"Any of these bottles can be thrown as a splash weapon and has a 50% chance of functioning like alchemist’s fire, except for the damage type (acid, cold, electricity, or fire, determined randomly)."

…but anyone worth their salt at running games should be able to come up with a list of 4-6 more interesting effects. (How about…..Sleep every other round, shrink, polymorph--toad, and shrieker noise.)

-There's also an evil version of the full torso library spectre from Ghostbusters (it's even shown going "Sssssh" in the illustration). It uses its poltergeistkinesis to hurl books at the PCs and knock shelves over on them. Finding some pieces of the book that destroyed him (scattered throughout the dungeon and in the city) puts him to rest.

-And last and least: some xorns. It's possible that with a copy of the SRD, a slide rule and more generosity and patience than the good lord granted your humble narrator someone could find a significant and interesting difference between this encounter and rolling "xorns (4)" on a random encounter. But he or she is not here.

Score for this section:

Pages: 16
Words: 11,076
Good ideas: 4

Next time: the Tower of War--and some actual labeled rooms in the actual dungeon.


Since this chapter was short, let's also go to the mailbag...

Adamantyr writes....

I got both this book and the original 2nd Edition Greyhawk Ruins supplement.

The latter is FAR better. It's full of maps and very-short-and-to-the-point paragraphs detailing each area. It's short on story but long on encounters.

After you finish with the 3rd Edition version, you should compare it to the 2nd Edition version and see which you would find more useful. (I'm betting the maps alone make the former product an easy win.)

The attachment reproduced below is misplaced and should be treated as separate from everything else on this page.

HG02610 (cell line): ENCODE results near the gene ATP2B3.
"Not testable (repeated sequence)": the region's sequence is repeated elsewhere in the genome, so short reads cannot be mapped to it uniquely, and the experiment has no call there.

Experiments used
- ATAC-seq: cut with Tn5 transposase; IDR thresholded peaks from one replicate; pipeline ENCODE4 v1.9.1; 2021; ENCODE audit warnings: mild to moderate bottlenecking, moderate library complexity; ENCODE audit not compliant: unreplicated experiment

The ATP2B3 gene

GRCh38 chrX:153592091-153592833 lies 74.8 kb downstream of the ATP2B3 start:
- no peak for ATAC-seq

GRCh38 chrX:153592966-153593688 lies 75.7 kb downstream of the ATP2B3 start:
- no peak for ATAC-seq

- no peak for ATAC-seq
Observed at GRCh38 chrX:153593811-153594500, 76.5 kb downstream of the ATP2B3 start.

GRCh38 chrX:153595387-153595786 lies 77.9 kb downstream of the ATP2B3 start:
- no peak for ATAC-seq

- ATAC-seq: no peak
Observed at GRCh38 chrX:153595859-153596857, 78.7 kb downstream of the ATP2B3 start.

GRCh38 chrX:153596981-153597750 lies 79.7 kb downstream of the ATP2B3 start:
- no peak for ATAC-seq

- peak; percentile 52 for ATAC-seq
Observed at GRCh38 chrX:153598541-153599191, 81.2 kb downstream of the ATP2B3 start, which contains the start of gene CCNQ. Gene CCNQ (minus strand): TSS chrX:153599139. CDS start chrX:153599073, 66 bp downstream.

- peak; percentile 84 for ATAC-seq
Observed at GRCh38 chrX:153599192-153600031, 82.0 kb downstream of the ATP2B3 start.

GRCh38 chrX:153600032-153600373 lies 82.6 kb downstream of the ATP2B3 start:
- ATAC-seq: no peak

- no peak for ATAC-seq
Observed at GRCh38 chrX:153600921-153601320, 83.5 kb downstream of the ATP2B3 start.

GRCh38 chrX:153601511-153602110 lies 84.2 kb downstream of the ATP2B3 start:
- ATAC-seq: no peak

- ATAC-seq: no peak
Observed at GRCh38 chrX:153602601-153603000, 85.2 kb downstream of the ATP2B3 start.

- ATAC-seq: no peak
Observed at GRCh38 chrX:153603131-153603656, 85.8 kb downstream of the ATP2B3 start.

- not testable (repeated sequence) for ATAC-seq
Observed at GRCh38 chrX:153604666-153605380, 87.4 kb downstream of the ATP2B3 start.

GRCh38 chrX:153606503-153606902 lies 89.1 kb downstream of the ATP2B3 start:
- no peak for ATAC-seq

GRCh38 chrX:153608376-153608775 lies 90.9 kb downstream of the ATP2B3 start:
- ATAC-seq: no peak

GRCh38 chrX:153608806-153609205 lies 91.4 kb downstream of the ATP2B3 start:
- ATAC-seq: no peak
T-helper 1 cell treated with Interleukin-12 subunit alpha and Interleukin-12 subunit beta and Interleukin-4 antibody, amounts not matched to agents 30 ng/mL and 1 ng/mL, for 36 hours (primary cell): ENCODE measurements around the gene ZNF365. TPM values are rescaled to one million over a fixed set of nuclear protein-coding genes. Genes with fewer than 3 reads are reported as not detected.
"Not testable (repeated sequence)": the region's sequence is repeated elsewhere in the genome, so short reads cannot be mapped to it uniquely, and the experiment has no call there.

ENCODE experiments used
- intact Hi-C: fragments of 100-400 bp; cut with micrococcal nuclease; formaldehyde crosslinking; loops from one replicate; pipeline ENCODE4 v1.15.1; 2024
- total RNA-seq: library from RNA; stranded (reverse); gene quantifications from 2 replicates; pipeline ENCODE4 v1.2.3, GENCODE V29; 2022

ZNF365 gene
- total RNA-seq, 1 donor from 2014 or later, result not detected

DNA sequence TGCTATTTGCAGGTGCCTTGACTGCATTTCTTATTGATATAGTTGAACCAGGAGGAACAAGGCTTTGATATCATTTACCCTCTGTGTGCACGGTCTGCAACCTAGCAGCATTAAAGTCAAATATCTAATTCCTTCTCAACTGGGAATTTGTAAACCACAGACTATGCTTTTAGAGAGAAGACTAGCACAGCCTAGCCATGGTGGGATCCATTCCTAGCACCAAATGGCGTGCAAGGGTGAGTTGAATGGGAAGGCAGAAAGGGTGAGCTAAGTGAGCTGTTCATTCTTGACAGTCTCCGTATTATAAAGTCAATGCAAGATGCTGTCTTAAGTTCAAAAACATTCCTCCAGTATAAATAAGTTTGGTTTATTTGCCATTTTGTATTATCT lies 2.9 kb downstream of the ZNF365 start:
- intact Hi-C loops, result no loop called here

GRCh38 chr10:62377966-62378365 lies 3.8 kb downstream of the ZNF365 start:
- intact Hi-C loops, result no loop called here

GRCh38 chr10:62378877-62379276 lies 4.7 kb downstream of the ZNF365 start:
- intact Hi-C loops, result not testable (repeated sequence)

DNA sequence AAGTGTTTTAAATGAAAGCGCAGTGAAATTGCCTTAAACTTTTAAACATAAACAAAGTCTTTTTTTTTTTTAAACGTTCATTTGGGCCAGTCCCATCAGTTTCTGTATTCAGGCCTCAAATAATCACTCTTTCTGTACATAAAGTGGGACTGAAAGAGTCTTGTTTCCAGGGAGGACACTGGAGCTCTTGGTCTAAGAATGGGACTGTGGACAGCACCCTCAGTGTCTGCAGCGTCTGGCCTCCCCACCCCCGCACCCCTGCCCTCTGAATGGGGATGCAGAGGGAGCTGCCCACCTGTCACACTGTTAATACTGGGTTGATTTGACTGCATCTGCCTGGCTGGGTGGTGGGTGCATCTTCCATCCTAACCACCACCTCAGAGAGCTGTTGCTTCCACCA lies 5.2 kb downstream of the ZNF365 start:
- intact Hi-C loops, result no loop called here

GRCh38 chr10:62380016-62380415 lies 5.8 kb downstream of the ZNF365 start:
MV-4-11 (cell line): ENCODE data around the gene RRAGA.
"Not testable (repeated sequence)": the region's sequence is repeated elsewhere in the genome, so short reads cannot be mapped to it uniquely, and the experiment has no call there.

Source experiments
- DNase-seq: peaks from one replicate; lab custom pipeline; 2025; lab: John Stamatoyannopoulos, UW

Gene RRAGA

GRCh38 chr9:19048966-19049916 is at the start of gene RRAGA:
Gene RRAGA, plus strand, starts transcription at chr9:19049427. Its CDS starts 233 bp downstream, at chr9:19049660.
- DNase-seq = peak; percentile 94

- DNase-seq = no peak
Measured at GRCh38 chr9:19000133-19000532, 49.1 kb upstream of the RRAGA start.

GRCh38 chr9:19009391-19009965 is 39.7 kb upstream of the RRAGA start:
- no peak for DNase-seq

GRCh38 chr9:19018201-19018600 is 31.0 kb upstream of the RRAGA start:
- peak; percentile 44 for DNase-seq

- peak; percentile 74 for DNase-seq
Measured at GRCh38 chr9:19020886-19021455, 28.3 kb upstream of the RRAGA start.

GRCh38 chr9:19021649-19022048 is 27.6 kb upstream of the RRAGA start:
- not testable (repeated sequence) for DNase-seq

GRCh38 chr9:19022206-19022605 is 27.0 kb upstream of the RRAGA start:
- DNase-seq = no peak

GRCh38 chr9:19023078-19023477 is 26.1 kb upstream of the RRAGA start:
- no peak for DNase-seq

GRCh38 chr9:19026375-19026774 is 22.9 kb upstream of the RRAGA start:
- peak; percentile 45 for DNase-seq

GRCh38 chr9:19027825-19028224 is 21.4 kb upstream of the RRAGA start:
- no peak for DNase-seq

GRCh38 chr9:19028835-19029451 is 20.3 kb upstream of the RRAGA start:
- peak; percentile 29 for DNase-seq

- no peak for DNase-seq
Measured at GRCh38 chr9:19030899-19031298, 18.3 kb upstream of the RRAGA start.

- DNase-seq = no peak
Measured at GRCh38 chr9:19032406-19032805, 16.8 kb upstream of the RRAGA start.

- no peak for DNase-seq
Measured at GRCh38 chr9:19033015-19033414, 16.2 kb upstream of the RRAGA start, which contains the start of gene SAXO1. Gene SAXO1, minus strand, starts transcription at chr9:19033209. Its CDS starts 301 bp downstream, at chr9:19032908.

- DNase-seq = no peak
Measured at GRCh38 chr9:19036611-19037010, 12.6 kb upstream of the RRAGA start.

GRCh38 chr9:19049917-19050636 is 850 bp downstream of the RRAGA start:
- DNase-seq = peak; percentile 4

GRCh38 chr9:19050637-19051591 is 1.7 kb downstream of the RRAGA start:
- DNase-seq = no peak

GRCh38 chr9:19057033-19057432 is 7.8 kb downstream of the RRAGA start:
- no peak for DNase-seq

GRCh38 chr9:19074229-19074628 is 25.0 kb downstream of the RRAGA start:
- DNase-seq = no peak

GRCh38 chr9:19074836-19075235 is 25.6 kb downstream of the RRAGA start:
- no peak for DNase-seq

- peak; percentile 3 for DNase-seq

Dear Adamantyr,

I have, as implied above, read the 2nd ed version.

It is terrible.
If this is "short-and-to-the-point" by you, you're on a lot of drugs:

P225. Three pillars support this room next to a three tiered altar. Carved upon the grey altar is the golden image of a spindle with three strands of thread coming from it.

This is a simple altar and has no powers. However, it is watched over by Istus and thus any acts here will likely be known to her. Her avatar or servants may appear if she feels it necessary.

As Zagig became more concerned about his aging body, his own fate and destiny gripped his mind. Coupled with his over unquenchable thirst for power, he eventually turned to the goddess Istus for direction. He constructed this section of the dungeon in her honor, at the same time his “madness” emerged.

And that's one of the shorter rooms.



  1. _


Nagora said...

Waaay-hey! Milk!

Jonas said...

Ghostbusters, way more stuff should be stolen out of that movie.

AsenRG said...

"the tables themselves are inoffensive enough but the advice on administering them is right out of Cinematic GMing central: roll one whenever you're bored, don't do it after a big fight, do not under any circumstances give the players the feeling their decisions matter or that there is any point to thinking about anything other than the GM's patience."
Alas, that's a too apt description of some GMs I've met!

John said...

Coincidentally, I recently read through the 2E Greyhawk Ruins and noted down every idea I thought was worth stealing. The final count was 76, but to be fair at least half of those was a case of me reading the room description and immediately thinking of a better idea and writing that down instead.

Adamantyr said...

Sorry about the double posts. And the general accuracy of them. (Namely, none.) I should have posted AFTER I re-reviewed the products. Or maybe not even then. Teaches me to post while at work.

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Delta said...

The good idea about the statue interacting with the doors is a rehash from the 1979 Holmes Basic D&D sample dungeon, area D. (Original points at the only openable door, starting where the PCs enter.)